By now, all of us have at least a passing understanding of HubSpot’s inbound methodology (and if you don’t, I’d suggest our page on Inbound Marketing for Business).
We’ve all heard of companies leveraging inbound for business growth.
They may have a great content program that generates and nurtures leads. They are working with effective and accurate buyer personas and moving people through their buyer’s journey. It’s a tremendous strategy, but once the sale is made and the new customer is passed to the account manager, service group or onboarding team, then the engagement stops. The sales and marketing group is moving on to the next prospect. Everyone turns their attention to the next opportunity.
The new customer is quickly forgotten.
That’s not how inbound works, and it is a massive lost opportunity.
How the Inbound Methodology Works
HubSpot succinctly describes the inbound methodology as a flywheel that ultimately drives business growth. There are three components in the flywheel:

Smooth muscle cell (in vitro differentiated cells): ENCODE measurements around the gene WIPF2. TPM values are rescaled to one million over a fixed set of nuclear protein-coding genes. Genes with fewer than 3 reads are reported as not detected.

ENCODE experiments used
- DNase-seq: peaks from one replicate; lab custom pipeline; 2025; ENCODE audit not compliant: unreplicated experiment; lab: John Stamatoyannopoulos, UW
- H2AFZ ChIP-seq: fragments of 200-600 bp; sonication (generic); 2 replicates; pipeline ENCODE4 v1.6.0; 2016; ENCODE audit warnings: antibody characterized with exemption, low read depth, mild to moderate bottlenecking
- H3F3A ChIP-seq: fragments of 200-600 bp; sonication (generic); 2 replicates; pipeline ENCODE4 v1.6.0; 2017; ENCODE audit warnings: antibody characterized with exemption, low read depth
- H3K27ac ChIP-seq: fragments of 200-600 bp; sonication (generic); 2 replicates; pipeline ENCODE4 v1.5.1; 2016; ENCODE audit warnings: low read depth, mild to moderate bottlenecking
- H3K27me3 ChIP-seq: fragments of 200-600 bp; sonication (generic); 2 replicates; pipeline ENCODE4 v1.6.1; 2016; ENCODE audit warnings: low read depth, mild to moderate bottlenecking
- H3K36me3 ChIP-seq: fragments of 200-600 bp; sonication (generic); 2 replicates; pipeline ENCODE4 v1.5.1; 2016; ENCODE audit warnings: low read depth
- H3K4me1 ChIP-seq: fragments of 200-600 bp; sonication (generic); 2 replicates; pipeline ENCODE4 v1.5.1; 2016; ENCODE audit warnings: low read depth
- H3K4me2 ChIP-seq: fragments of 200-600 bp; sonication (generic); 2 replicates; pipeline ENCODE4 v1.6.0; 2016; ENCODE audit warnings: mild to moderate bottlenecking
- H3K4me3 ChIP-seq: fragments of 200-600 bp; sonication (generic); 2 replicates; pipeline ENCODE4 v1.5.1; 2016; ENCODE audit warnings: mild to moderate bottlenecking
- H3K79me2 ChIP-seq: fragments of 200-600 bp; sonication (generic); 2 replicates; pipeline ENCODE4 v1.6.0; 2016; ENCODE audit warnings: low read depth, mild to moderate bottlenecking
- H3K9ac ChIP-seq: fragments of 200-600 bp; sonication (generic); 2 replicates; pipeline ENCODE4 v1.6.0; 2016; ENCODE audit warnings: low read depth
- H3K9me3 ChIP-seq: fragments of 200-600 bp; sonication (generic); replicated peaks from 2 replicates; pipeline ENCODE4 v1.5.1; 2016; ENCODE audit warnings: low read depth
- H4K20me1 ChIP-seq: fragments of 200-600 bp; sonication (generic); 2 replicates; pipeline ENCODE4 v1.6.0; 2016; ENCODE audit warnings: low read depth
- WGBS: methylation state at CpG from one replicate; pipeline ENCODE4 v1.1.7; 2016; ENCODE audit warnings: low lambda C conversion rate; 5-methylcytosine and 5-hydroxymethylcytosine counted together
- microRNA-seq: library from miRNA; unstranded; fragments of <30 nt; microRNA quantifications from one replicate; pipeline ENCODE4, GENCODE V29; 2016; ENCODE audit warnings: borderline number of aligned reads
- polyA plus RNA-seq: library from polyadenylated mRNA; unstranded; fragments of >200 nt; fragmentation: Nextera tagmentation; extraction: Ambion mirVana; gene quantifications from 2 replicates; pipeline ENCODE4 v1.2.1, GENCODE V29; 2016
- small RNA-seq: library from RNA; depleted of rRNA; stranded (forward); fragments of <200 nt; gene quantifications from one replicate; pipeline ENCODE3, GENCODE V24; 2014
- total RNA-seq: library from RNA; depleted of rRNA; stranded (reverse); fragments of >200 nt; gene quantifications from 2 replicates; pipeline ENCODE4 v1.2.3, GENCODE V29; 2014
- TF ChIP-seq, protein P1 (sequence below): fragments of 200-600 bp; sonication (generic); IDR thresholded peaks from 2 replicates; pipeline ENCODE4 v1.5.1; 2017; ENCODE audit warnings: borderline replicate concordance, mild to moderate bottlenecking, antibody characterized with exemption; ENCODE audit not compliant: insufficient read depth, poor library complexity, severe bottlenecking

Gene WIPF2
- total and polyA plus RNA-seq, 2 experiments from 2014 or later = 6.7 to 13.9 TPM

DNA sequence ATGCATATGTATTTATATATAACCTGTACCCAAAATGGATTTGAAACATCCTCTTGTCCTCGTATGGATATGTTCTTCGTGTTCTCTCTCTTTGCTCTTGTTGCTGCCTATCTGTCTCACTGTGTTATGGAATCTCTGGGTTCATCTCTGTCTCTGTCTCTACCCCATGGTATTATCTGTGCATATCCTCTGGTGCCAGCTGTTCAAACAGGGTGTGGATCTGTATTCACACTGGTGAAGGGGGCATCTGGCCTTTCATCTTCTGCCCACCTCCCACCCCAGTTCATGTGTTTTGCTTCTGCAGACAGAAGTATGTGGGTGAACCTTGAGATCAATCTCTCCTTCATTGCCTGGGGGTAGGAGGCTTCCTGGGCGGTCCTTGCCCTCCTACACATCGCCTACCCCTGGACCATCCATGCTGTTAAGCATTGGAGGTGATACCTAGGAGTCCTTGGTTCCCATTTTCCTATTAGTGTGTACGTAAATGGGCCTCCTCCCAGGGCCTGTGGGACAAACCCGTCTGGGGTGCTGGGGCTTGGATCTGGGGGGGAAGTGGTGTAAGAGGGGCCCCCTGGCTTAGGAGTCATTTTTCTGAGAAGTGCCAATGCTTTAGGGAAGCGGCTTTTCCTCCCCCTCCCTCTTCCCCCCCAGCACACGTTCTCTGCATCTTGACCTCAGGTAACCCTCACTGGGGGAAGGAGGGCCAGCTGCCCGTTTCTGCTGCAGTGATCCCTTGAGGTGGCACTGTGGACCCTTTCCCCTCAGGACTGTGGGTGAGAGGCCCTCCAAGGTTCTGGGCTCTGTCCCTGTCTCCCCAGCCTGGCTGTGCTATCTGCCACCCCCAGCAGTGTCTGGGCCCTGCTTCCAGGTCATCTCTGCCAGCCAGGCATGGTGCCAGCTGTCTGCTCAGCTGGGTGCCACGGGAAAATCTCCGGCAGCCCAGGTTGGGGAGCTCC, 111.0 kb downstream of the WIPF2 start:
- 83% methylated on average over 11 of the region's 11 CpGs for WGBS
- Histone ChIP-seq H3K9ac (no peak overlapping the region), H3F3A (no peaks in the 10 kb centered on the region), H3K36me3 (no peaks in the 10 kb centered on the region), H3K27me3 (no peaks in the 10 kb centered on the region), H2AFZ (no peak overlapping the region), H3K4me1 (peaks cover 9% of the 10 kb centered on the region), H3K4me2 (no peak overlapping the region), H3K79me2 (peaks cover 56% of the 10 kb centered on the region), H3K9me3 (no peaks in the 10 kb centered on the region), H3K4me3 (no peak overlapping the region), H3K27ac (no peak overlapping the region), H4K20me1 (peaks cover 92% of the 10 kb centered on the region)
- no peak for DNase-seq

- Attract: Marketing reaches out to prospects to attract them to your business. You offer them content and potential solutions, letting them know how your company can solve their problems.
- Engage: In this phase, the marketing and sales team work through the sales process with the prospect. The goal is to motivate the prospect to convert and become a customer.
- Delight: Finally, once the prospect has converted and becomes a customer, the sales and service team continues to provide exceptional support after the purchase. The goal is to provide such an exceptional, delightful customer experience that the customer returns to you in the future, becoming an advocate for your business.
At first glance, this seems easy to understand. Find customers, work with them to solve problems, and make them happy enough to come back for future purchases. Unfortunately, many companies fail to fully implement the inbound methodology. Many see inbound as a “marketing thing,” rather than a customer-centric business growth strategy.
Typically, it’s the delight phase that is ignored. The team sees strong results in the attract phase, and just enough momentum in the engage phase, that by the time they get to delight, everyone is back to finding new prospects to jump-start the cycle again. Rather than delighting, the company is just getting by.